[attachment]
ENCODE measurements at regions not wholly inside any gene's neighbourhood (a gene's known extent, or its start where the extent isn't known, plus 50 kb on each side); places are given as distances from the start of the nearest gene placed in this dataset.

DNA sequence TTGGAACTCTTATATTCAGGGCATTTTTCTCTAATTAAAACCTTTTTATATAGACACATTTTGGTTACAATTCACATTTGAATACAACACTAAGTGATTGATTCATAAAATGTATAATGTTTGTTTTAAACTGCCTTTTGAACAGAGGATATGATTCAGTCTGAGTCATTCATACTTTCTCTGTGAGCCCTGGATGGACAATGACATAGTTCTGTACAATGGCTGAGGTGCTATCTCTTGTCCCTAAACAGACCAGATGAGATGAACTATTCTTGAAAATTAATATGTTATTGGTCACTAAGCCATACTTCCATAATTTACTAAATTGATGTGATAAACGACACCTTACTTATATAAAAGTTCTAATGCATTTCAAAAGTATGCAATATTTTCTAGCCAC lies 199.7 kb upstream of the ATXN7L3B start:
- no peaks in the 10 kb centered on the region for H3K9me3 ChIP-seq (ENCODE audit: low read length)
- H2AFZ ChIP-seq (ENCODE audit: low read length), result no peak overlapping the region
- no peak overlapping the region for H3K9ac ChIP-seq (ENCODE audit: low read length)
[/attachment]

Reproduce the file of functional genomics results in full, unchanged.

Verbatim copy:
ENCODE measurements at regions not wholly inside any gene's neighbourhood (a gene's known extent, or its start where the extent isn't known, plus 50 kb on each side); places are given as distances from the start of the nearest gene placed in this dataset.

DNA sequence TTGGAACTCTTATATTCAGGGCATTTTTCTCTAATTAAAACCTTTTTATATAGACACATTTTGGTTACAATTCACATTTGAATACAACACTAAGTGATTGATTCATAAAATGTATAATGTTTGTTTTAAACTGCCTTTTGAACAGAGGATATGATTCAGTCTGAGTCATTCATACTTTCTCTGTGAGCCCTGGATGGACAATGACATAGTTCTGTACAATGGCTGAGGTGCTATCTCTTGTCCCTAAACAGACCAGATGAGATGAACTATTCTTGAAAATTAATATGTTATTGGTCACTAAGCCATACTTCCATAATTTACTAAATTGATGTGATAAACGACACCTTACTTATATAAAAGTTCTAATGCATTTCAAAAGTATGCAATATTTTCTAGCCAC lies 199.7 kb upstream of the ATXN7L3B start:
- no peaks in the 10 kb centered on the region for H3K9me3 ChIP-seq (ENCODE audit: low read length)
- H2AFZ ChIP-seq (ENCODE audit: low read length), result no peak overlapping the region
- no peak overlapping the region for H3K9ac ChIP-seq (ENCODE audit: low read length)